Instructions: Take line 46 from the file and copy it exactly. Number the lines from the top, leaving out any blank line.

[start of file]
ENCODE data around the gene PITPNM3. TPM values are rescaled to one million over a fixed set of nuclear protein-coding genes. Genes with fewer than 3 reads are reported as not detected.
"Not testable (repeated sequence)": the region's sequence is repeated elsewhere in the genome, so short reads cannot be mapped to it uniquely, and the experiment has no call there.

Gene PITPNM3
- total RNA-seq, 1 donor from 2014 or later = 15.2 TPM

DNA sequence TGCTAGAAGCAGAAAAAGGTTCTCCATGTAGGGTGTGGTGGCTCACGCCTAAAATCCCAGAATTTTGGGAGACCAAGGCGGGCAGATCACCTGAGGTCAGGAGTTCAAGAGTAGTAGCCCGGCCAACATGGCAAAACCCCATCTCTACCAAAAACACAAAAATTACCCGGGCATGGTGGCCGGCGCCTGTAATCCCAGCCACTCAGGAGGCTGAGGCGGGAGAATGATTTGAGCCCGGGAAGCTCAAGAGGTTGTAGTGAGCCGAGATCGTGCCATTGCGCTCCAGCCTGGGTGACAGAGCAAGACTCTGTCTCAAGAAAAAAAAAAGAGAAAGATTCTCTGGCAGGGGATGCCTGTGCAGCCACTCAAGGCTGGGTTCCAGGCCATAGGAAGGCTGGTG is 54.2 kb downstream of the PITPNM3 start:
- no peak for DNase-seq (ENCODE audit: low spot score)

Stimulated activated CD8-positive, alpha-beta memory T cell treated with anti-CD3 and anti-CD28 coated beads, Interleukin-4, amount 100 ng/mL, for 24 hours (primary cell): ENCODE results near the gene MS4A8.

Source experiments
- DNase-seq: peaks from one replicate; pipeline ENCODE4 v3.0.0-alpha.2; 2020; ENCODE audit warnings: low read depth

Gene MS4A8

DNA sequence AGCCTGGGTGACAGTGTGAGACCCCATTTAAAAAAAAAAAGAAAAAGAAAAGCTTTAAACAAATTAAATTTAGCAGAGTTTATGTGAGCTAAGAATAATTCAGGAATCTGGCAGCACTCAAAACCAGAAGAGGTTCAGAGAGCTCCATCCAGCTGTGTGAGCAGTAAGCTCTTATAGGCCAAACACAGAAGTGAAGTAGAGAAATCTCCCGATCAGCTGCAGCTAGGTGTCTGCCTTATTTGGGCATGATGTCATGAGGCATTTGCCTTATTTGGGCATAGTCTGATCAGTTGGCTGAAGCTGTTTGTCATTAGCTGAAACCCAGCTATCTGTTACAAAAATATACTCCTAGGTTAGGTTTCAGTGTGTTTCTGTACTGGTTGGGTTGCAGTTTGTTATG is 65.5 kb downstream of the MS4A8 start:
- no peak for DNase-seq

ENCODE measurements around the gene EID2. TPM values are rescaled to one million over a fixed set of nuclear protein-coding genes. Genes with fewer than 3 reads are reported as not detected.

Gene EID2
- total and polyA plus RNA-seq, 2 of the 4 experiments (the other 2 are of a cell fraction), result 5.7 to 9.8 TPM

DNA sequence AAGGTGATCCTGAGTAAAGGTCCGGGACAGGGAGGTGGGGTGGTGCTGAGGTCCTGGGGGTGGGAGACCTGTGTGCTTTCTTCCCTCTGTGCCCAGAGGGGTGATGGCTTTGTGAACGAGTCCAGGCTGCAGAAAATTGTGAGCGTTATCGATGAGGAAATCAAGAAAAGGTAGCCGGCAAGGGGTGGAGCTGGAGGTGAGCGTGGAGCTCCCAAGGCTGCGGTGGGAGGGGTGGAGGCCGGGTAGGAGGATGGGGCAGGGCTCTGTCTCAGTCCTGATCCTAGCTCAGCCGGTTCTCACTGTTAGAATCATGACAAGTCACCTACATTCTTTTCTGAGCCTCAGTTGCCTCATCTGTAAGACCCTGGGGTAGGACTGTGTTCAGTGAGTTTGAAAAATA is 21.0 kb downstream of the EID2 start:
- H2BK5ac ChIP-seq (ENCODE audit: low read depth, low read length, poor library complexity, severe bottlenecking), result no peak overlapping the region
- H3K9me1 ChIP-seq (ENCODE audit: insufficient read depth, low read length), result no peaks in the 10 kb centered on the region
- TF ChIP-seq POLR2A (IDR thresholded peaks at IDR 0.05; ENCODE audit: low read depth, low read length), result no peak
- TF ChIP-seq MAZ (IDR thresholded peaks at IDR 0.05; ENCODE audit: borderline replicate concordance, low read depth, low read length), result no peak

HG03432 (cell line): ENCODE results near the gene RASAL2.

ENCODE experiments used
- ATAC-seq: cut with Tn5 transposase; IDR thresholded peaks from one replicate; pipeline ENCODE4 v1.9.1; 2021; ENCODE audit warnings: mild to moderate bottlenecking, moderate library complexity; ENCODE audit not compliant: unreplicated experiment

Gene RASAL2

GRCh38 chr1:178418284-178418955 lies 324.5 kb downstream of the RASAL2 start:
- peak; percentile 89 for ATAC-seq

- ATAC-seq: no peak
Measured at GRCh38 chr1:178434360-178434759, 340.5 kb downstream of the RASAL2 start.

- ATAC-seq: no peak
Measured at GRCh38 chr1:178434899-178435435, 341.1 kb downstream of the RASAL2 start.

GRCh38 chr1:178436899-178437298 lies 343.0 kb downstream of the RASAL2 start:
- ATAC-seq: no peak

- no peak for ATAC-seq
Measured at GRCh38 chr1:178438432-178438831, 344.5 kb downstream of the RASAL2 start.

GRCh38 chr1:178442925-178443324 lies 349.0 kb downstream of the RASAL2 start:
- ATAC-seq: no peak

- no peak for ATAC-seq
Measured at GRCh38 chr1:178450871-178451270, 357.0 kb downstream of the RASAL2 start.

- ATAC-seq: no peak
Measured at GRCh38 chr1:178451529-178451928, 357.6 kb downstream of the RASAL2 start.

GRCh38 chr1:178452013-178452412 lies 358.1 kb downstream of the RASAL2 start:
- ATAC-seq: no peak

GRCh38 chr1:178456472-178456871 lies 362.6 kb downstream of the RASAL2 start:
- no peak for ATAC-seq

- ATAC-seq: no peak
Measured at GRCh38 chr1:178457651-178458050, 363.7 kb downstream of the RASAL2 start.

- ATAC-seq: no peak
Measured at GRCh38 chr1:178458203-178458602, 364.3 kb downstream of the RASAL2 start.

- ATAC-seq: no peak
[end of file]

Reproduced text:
Measured at GRCh38 chr1:178457651-178458050, 363.7 kb downstream of the RASAL2 start.